Romania’s technical museum was established in 1928 by the engineer Dimitrie Leonida (1883-1965), and has been located in its present building, a pavilion from the Bucharest World Fair of 1906, since 1935. Leonida modelled the museum on the Deutsches Museum in Munich that he visited when studying in Germany, but as the founder of a pioneering training school for electricians and mechanics, he saw its purpose as essentially didactic.
Visitors have always been able to operate and experiment with some of the machines on display. Exhibits include an 18th century chain pump or ‘pater-noster’ from Borzas, and the first steam engine used in present-day Romania, brought from Vienna in 1853 to work a combined corn- and oil-mill, as well as several steam pumping engines from metalliferous and salt mines. Early electrical equipment includes two dynamos supplied by the British company Brush in 1882, as well as motors made in Romania.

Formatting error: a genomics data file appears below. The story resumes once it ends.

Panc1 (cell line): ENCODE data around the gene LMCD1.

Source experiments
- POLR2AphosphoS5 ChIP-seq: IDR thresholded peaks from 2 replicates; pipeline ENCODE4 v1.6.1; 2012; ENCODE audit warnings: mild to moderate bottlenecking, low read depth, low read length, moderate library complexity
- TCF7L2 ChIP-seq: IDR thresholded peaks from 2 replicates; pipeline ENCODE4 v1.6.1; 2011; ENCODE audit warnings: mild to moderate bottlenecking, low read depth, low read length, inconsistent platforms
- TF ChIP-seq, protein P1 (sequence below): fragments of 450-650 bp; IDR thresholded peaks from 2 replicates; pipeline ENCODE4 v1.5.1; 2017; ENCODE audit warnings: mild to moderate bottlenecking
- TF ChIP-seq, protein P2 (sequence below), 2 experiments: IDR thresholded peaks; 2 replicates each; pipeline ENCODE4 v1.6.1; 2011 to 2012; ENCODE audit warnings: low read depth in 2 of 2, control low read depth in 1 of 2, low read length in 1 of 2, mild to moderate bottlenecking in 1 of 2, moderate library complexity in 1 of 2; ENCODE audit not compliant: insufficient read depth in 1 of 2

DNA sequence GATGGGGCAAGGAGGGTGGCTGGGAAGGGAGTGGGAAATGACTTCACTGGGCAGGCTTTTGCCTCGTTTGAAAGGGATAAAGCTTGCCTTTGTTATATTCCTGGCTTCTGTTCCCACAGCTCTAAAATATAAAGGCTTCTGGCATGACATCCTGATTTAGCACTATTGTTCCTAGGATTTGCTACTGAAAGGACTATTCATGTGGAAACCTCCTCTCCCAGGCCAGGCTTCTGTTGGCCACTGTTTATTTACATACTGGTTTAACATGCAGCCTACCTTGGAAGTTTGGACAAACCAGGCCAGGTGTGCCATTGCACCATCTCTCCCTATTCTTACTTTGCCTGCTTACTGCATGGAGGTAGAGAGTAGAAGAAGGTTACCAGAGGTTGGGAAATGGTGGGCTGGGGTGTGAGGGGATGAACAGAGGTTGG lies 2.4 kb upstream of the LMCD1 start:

The museum is set in a parkland landscape in the vicinity of several important industrial monuments including the Filanet railway station of 1869 and an early ferro-concrete bridge of 1906.